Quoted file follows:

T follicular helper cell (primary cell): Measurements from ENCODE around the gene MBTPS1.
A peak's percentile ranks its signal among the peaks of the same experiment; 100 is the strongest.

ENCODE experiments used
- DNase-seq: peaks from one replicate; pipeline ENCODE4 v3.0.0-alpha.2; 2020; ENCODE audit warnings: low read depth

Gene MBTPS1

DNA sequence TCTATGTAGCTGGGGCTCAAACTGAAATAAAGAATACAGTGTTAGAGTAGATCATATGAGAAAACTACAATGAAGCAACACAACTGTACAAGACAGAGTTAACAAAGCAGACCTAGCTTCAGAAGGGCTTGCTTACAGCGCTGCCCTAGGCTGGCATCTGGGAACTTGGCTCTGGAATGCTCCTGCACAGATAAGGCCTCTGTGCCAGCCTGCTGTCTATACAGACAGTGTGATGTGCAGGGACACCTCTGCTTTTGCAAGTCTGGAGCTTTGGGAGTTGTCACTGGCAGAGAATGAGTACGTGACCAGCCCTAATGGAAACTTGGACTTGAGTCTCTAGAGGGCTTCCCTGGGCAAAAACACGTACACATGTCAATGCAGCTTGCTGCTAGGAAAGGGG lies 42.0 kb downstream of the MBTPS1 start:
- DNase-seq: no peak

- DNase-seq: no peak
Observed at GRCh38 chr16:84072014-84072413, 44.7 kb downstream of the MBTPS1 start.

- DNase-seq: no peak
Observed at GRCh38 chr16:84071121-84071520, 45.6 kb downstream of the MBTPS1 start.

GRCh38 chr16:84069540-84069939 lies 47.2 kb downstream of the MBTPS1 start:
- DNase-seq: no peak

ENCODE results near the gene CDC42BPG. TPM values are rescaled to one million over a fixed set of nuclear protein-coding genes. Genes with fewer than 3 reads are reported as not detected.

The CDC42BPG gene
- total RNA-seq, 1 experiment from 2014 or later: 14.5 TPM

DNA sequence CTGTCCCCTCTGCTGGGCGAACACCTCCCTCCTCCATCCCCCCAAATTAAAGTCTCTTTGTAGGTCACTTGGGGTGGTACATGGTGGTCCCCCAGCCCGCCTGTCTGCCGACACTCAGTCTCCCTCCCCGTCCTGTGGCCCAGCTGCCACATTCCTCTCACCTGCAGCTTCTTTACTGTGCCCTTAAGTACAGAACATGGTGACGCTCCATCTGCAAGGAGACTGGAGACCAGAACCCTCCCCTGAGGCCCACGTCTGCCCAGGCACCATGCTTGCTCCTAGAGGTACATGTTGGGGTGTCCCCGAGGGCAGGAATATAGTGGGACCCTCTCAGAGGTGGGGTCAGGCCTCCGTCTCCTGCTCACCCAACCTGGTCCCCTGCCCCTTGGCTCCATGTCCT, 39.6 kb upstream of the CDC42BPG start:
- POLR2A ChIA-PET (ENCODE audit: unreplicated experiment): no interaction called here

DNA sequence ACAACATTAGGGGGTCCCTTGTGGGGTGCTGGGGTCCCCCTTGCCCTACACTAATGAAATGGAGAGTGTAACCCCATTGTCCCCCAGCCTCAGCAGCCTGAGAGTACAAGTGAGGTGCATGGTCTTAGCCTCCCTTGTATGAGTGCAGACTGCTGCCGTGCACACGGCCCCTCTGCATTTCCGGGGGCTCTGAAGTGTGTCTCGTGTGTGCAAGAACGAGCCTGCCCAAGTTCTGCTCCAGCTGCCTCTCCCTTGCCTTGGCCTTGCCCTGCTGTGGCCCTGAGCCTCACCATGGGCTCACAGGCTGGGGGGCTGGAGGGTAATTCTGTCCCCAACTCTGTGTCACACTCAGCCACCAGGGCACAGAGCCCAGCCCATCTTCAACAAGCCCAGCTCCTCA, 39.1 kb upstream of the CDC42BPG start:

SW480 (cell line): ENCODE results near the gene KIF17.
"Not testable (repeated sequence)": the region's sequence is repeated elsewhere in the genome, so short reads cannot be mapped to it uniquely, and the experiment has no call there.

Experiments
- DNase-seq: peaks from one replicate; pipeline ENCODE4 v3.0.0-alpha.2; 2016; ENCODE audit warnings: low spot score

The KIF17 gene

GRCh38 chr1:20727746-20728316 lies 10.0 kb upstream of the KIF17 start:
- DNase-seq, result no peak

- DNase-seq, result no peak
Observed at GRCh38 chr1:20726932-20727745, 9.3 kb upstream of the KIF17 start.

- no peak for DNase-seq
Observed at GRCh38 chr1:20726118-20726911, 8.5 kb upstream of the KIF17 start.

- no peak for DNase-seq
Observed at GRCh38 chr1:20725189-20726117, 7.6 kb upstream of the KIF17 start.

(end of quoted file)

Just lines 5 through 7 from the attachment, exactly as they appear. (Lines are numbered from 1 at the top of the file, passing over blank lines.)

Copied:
Gene MBTPS1

DNA sequence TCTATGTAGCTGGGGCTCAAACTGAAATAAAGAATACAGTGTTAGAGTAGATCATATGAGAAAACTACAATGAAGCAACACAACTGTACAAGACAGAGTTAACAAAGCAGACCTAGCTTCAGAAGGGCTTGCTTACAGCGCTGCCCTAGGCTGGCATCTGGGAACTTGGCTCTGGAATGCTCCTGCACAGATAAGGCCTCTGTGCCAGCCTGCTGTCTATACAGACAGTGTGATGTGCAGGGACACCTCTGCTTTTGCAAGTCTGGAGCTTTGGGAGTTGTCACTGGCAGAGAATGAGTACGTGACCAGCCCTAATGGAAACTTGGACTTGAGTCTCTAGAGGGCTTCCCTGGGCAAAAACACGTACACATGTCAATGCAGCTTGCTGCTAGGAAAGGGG lies 42.0 kb downstream of the MBTPS1 start:
- DNase-seq: no peak